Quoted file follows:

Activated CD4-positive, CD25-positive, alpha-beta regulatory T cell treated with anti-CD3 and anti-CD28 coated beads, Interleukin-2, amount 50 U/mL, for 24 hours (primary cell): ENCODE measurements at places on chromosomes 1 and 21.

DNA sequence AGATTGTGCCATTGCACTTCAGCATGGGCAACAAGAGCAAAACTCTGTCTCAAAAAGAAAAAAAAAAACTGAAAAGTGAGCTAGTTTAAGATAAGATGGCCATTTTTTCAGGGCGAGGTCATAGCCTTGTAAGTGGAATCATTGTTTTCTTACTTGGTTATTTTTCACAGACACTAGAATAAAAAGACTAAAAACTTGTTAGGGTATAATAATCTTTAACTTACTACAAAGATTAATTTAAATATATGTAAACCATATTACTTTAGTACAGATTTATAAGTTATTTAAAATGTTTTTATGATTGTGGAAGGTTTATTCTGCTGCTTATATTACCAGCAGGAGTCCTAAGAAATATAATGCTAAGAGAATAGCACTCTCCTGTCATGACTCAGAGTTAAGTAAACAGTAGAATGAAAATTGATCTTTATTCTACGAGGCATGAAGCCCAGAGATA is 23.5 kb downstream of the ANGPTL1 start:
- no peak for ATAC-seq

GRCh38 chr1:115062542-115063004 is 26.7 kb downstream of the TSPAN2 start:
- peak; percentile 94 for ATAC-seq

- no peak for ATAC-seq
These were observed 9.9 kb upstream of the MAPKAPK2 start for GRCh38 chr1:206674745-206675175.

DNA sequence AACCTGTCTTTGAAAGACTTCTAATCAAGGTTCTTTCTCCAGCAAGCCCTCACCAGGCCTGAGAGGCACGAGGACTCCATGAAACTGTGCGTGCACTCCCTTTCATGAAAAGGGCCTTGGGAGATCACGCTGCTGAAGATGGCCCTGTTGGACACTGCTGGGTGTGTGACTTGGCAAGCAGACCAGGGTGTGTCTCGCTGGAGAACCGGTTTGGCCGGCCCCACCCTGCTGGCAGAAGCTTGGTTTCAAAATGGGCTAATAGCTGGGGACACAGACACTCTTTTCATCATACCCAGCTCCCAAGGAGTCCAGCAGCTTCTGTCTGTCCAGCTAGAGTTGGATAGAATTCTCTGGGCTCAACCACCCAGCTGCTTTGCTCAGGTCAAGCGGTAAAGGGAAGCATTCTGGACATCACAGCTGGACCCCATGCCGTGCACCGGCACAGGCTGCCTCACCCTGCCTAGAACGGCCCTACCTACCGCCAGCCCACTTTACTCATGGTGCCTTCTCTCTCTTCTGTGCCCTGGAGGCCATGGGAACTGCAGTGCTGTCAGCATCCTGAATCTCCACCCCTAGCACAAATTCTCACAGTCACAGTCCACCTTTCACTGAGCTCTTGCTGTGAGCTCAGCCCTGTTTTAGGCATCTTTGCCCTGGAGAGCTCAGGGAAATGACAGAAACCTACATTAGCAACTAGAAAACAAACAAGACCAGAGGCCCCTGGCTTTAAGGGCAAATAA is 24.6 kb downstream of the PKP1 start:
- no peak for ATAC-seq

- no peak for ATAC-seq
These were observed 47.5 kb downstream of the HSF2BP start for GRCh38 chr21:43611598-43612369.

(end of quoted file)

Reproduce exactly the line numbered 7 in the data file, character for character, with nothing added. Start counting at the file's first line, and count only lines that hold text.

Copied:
These were observed 9.9 kb upstream of the MAPKAPK2 start for GRCh38 chr1:206674745-206675175.